University High School was established at the University of Minnesota by the Board of Regents in 1908. This year is the 50th reunion of the final graduating class of the University of Minnesota's University High School.
Materials documenting a department’s, college’s, or center’s history can be found in a variety of University Archives collections, so casting a wide research net can yield interesting and usually fruitful results. Learn more about the history of the University's laboratory schools.
The modern Bell Museum will play an indispensable part in the formal education and the enlightenment of the people of Minnesota and beyond. My first introduction to this museum was as a student. Fortuitously, the Bell continued my museum studies as an archivist. I’m excited to further my education as a member and visitor for many more years to come.
2018 marks the 90th anniversary of the University of Minnesota Archives, giving us a prime opportunity to highlight what we have and what we do. Please explore the online exhibit by diving into an entire section examining the role of academic freedom and tenure at the University or the University’s response to the massive influx of students following World War II. Or spend some time with a panel or two.
From 1938-1979, the Minnesota School of the Air brought educational programs into the classrooms of Minnesota and beyond over radio airwaves and through tape transcription. This episode takes listeners to Metropolitan Stadium to learn how to stay dry on a rainy day.
While working with the University Archives collections to research a recent exhibit, I learned about Professor Lillian Cohen, the University of Minnesota's first female faculty member in the Department of Chemistry.
On this episode of U of M Radio on your Historic Dial take a field trip in sound to the Como Zoo in 1978 and hear a surprising story of an animal theft and why lions do not make good pets.
The 1868 Act to Re-Organize the University established the University's mission, an academic framework, and the governance and duties of University leadership. In many ways, these events of 150 years ago are the beginnings of the University of Minnesota we know today.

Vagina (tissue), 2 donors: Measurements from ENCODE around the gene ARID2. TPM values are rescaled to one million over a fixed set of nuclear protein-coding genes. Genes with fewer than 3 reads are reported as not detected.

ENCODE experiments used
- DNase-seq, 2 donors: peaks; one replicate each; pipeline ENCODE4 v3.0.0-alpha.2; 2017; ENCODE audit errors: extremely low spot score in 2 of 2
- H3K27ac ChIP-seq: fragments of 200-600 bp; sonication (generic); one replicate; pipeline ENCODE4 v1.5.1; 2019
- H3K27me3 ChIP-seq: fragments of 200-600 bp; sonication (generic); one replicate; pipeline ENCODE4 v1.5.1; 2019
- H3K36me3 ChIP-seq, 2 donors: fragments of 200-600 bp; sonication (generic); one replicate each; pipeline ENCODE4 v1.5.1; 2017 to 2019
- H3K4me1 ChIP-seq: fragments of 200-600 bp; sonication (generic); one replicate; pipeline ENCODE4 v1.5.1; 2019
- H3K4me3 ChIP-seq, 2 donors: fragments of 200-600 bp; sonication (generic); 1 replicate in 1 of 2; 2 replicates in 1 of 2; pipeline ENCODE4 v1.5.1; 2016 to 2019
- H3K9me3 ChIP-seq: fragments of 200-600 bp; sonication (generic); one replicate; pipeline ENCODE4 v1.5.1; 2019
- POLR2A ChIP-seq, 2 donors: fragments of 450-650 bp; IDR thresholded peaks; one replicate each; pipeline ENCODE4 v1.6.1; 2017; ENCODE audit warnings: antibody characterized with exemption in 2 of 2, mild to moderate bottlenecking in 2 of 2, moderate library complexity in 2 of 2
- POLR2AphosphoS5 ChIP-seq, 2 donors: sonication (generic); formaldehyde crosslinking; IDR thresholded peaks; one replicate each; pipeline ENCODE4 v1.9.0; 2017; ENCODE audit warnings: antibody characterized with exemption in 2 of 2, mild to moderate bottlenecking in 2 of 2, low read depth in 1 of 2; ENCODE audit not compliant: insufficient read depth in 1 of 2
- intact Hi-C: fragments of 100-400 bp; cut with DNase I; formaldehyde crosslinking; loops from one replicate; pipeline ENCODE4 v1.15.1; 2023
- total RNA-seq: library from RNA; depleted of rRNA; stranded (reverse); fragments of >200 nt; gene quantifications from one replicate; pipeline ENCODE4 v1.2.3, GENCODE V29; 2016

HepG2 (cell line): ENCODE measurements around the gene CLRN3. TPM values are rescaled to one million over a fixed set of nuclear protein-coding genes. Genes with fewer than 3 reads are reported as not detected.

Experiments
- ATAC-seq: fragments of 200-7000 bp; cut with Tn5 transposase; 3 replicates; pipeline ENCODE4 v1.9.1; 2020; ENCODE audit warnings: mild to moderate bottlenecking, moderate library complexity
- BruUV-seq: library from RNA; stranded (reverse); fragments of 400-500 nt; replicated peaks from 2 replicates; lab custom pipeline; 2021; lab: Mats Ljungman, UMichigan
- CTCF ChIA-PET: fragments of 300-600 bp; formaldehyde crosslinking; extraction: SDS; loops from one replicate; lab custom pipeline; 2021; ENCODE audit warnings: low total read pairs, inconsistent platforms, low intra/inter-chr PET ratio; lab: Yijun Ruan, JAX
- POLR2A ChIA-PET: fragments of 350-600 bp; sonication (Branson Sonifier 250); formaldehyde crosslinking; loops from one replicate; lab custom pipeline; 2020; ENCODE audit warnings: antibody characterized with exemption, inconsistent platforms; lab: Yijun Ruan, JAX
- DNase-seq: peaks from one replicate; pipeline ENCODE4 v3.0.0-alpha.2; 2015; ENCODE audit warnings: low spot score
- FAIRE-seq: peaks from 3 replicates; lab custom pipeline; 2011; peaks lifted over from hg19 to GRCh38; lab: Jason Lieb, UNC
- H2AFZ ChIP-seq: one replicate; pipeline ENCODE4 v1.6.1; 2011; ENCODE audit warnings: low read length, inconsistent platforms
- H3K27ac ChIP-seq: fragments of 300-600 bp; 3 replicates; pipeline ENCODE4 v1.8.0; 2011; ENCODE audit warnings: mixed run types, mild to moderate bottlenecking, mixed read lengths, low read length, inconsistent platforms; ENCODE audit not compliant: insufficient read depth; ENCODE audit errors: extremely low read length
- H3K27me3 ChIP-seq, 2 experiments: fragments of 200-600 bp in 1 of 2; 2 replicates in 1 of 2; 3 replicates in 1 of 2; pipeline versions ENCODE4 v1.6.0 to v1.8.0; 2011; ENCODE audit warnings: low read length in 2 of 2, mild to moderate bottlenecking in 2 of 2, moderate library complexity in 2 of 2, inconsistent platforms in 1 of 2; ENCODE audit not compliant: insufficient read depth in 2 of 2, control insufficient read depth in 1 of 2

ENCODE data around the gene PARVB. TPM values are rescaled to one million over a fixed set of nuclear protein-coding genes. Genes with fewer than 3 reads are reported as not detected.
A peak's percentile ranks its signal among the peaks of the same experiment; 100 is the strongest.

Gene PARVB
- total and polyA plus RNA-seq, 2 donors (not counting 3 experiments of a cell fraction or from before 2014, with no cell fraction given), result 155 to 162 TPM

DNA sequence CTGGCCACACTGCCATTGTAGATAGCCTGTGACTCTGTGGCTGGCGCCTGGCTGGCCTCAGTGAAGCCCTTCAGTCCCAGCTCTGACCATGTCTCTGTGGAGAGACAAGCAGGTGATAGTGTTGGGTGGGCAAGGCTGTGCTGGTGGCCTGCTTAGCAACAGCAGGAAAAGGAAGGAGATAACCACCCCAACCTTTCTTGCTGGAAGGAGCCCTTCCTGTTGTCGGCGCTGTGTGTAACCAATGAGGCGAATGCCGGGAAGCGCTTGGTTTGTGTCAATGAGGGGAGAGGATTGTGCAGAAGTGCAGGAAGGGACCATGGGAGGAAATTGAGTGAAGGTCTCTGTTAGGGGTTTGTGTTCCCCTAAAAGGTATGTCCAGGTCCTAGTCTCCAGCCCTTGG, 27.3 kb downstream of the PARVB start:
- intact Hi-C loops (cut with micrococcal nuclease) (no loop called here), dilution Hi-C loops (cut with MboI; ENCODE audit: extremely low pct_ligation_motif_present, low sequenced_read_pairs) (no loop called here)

From its dedication as the Field House in 1928 to its remodeling and re-naming as Williams Arena in 1950 to today, "The Barn" has held a special place on campus.
On New Year's Eve 1927, former University President William Watts Folwell wrote to then President Lotus Coffman with a request. I beg leave to suggest...
On this installment of "U of M Radio on your Historic Dial," we’ll travel to the St. Paul campus to "A Clinic That’s for the Birds" – which also happens to be the title of the December 8, 1977 episode of Look What We Found. If you haven’t yet deciphered the title of the broadcast, we are going on an audio tour of the Raptor Center. The Raptor Center is a research and rehabilitation center for birds of prey which today cares for approximately 800 ill and injured raptors each year.
Today’s field trip in sound on the program "Look What We Found" is more of a staycation. On the November 17, 1977 episode, program announcers Walter, Patty, and Bill, gave a tour of the KUOM radio studios and interviewed the staff at the station.
Fifty years ago, on November 7, 1967, President Lyndon B. Johnson signed into law the Public Broadcasting Act which created the Corporation for Public Broadcasting (CPB). To celebrate the 50th anniversary of the act, the American Archive of Public Broadcasting (AAPB) is encouraging organizations to share archival materials related to the history and preservation of public broadcasting. University of Minnesota Archives is happy to join them.
Students at the University have been writing — and publishing — opinions and short stories and literary criticism and jokes and poems and news stories since 1877. That's when the first student newspaper Ariel began publication. Its successor, the Minnesota Daily, has been in continuous publication since May 1, 1900.
In this week’s episode of Look What We Found, titled “In A Vietnamese Kitchen,” the producers teach an important lesson about cultural understanding by starting a conversation about cuisine. While interviewing the owner of Bamboo Village, Patty asked, “What made you decide to open a restaurant?” She replied, “I like a place where we can exchange the culture between the Vietnamese and the American and have something more to show, you know? We have a chance to interact with the American, to meet them on a day-to-day basis.” Episode 2, Season 2 of "U of M Radio On Your Historic Dial."